Abhay asked in HealthMental Health · 1 month ago

I compulsively daydream and get distracted?

Main problem

I unintentionally start dreaming up scenarios thinking of which gives me pleasure. Sometimes this happens while I am doing a task otherwise I completely stop doing what I was doing to daydream. This happens at a frequency of around 10 times an hour. Not paying complete attention to the activity at hand often leads to mistakes. Sometimes instead of scenarios, I have music playing in the back of my head. All this is involuntary and I can’t get it to stop.

Additional info-

I also have chronic procrastination problem. Without external influence, I study at most 5 hours a week by myself. The problem doesn’t occur if i’m playing video games or watching youtube videos.

I also exhibit symptoms of ocd. I have not gotten it diagnosed

Often when I set time aside for doing something productive, I end up doing something trivial but mildly related. Like arranging books instead of studying.

I wish to know what exactly this condition/s(main problem) is called, so I can find online resources for it. Also requesting any literature, websites where I can find solutions for this.

3 Answers

  • 1 month ago

    I suggest going to Wild Minds Network. Psychologists talk about what they call maladaptive daydreaming. It's not officially recognized as a disorder but some people are getting therapy for it. There's a test for it.

    I'll tell you a couple of simple tricks that I've found to be very useful. I used to have a terrible problem with procrastination, and these things helped me greatly.

    This is useful for all kinds of things you don't feel like doing. If a task seems like it's too big, think of it as a series of tasks that you can take on one at a time, and start with something really, really easy. Cleaning - start by cleaning for 3 or 4 min and take a 5 min break. Or start by just cleaning the kitchen counters. Homework - start by proofreading a paper or by previewing a chapter you're about to read, looking at headings, sub-headings, etc.

    Short breaks are good but always watch the clock. Look for natural breaks, like after you finish a chapter or write an outline.

    Staying on task - if you find yourself dawdling, wasting time while you're working, here's a simple fix. Decide how much time it will take to get a task done and do it in that time, watching the clock.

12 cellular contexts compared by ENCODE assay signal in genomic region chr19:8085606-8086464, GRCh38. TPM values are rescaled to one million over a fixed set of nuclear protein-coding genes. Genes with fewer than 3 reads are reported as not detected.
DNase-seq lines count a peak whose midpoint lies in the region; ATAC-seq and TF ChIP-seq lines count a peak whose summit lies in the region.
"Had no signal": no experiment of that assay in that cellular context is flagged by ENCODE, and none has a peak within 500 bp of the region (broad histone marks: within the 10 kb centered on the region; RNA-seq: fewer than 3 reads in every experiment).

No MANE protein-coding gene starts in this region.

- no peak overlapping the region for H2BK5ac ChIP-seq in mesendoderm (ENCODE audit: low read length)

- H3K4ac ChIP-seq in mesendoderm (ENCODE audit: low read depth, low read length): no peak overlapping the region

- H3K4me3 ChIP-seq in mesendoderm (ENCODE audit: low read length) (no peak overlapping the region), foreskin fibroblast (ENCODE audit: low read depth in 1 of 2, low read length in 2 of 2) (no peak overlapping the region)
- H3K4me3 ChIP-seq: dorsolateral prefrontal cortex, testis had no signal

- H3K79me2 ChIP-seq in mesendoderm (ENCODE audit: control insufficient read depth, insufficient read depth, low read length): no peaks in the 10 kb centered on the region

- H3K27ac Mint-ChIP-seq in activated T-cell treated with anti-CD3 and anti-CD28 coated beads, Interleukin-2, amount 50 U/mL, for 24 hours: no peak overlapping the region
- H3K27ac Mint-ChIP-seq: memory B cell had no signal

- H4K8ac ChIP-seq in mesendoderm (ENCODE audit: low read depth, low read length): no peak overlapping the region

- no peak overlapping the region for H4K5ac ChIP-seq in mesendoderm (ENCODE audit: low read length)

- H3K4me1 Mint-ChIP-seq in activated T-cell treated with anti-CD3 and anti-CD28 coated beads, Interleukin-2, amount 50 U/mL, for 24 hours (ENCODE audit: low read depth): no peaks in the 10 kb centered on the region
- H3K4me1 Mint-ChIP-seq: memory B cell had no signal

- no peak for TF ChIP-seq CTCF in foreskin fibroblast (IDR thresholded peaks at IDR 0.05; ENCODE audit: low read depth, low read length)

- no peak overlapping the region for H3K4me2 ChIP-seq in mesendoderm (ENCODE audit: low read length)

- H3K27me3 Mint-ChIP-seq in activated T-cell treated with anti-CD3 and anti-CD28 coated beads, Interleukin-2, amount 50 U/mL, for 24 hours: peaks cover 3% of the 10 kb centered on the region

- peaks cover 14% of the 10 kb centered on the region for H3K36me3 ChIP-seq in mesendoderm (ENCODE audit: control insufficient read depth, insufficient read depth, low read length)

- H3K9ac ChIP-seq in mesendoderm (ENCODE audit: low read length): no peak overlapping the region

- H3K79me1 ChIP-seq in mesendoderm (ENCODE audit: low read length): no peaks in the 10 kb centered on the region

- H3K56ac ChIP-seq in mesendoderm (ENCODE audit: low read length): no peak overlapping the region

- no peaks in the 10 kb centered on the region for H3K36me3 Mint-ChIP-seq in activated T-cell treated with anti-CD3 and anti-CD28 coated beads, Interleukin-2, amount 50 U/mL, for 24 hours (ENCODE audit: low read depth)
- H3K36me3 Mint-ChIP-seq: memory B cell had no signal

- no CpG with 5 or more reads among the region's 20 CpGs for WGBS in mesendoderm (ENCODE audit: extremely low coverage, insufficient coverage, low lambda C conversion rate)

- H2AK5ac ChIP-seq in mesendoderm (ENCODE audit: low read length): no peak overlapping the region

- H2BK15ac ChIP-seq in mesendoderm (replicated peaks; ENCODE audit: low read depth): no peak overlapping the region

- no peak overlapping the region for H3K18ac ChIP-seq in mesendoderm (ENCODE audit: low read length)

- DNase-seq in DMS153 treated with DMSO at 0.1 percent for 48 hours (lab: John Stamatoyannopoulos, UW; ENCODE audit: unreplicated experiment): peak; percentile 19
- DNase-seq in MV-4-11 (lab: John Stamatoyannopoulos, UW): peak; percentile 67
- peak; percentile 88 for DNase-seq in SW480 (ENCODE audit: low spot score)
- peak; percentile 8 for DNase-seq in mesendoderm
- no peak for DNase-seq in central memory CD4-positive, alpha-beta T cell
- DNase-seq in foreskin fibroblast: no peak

A famous psychiatrist said that when we can't control our feelings we can still control our muscles. If you tell your arms and legs to get you to the bathroom for a shower, they will obey.

    Try this when it seems that you're too tired to work. Lie on the couch, close your eyes, and get ready to work by imagining yourself working for 5 minutes. Again, think in terms of taking it step by step and starting with something really easy.

    When I really am too tired to work, I can sometimes use the couch method to come up with a good idea that I can jot down and work on later.

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  • Papa-G
    Lv 7
    1 month ago

    consider three major symptoms of ADHD.

    Inattentiveness: The child with ADHD cannot filter out unimportant detail and focus on one topic. Thus, he is easily distracted by extraneous sights, sounds, and smells.* He is paying attention, but no single feature in his environment stands out. He cannot determine which one deserves his primary concentration.

    Impulsive behavior: The ADHD child acts before he thinks, without considering the consequences. He shows poor planning and judgment, and at times his actions are dangerous. “He rushes into the street, onto the ledge, up the tree,” writes Dr. Paul Wender. “As a result he receives more than his share of cuts, bruises, abrasions, and trips to the doctor.”

    Hyperactivity: Hyperactive children are constantly fidgeting. They cannot sit still. “Even when they are older,” Dr. Gordon Serfontein writes in his book The Hidden Handicap, “careful observation will reveal some form of continuous movement involving the legs, feet, arms, hands, lips or tongue.”

    Yet, some children who are inattentive and impulsive are not hyperactive. Their disorder is sometimes referred to simply as Attention Deficit Disorder, or ADD. Dr. Ronald Goldberg explains that ADD “can occur without any hyperactivity at all. Or it can occur with any degree of hyperactivity—from barely noticeable, through rather annoying, to highly disabling.”

    In recent years doctors have found that ADHD is not just a childhood condition. “Typically,” says Dr. Larry Silver, “parents will bring in a child for treatment and say, ‘I was the same when I was a kid.’ Then they’ll admit they still have problems waiting in line, sitting through meetings, getting things done.” It is now believed that about half of all children with ADHD carry at least some of their symptoms into adolescence and adulthood.


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  • 1 month ago

    This happens to me all the time as well. Whenever I start doing something I'm not interested in at all like studying, I end up daydreaming. I try to focus on the task when I realize what I'm doing but sometimes I find so much pleasure in a daydream that I stop focusing on the task at hand and deliberately start daydreaming. My guess is that we need to find something interesting in our lives to become fully involved in it and then we will get productive. Its possible we're depressed and can't find interest in our routine activities so we unconsciously slip into daydreams. Its a complicated thing. I need some help too. I think we hate reality so much that we distract ourselves from thinking about it by daydreaming. The pain is too much to handle.

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